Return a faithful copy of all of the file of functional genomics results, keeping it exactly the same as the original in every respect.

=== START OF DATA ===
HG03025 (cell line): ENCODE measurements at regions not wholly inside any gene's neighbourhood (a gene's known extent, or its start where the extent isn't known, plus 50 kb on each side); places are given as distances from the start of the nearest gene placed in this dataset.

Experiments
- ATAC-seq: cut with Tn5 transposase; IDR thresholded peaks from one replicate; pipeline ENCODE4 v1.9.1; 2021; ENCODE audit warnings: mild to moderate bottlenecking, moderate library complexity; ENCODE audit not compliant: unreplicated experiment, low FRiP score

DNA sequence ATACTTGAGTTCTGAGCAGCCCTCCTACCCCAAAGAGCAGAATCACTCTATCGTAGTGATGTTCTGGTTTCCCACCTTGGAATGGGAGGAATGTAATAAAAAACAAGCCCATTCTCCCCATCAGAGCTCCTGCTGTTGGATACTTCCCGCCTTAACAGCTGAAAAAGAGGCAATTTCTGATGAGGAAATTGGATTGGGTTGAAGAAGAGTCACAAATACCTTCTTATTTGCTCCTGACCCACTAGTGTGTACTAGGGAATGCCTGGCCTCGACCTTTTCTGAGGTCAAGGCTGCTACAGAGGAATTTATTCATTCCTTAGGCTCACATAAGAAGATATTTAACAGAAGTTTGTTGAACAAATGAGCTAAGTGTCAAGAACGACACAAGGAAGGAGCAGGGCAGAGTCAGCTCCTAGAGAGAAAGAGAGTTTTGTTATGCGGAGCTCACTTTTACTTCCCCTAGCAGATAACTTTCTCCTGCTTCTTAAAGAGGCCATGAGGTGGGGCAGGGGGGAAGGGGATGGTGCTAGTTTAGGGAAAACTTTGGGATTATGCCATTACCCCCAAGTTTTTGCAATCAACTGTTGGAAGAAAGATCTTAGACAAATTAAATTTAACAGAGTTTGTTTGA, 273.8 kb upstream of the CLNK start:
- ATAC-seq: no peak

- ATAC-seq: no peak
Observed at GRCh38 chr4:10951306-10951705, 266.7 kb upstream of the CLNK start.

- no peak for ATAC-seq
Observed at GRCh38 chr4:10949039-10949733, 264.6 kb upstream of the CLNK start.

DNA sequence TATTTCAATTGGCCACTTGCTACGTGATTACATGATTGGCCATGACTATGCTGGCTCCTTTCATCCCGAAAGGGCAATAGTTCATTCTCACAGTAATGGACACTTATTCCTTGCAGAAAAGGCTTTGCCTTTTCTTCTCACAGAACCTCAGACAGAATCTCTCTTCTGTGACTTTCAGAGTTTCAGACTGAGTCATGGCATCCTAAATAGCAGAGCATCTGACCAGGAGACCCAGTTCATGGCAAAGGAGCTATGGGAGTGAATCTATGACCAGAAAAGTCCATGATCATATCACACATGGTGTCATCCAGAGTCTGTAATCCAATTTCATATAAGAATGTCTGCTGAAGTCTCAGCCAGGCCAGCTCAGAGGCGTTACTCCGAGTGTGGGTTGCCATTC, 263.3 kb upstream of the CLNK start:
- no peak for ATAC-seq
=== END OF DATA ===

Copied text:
HG03025 (cell line): ENCODE measurements at regions not wholly inside any gene's neighbourhood (a gene's known extent, or its start where the extent isn't known, plus 50 kb on each side); places are given as distances from the start of the nearest gene placed in this dataset.

Experiments
- ATAC-seq: cut with Tn5 transposase; IDR thresholded peaks from one replicate; pipeline ENCODE4 v1.9.1; 2021; ENCODE audit warnings: mild to moderate bottlenecking, moderate library complexity; ENCODE audit not compliant: unreplicated experiment, low FRiP score

DNA sequence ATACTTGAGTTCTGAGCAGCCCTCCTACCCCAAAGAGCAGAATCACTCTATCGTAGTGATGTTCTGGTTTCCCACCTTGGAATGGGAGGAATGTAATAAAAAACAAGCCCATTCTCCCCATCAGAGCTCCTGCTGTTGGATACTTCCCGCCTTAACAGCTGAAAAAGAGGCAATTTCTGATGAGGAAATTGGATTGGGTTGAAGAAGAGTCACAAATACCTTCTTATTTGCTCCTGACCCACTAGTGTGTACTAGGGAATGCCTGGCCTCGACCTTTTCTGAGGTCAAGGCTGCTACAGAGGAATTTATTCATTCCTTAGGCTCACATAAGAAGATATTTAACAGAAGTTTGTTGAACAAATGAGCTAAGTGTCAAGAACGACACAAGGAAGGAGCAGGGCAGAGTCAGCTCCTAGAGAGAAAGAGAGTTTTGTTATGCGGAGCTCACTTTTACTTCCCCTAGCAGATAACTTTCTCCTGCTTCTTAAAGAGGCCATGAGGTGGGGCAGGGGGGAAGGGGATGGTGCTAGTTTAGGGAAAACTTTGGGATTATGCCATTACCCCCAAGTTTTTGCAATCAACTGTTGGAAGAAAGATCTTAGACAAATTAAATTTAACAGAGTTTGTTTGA, 273.8 kb upstream of the CLNK start:
- ATAC-seq: no peak

- ATAC-seq: no peak
Observed at GRCh38 chr4:10951306-10951705, 266.7 kb upstream of the CLNK start.

- no peak for ATAC-seq
Observed at GRCh38 chr4:10949039-10949733, 264.6 kb upstream of the CLNK start.

DNA sequence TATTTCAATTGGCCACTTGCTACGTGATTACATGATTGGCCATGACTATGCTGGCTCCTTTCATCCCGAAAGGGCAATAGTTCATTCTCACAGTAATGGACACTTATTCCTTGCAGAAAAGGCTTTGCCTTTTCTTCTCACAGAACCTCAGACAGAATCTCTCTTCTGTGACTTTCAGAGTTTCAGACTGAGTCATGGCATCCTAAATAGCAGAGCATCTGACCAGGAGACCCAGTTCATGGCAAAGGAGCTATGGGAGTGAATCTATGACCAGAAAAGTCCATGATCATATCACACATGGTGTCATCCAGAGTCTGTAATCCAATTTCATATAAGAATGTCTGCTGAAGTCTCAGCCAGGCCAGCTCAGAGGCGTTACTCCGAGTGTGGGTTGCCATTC, 263.3 kb upstream of the CLNK start:
- no peak for ATAC-seq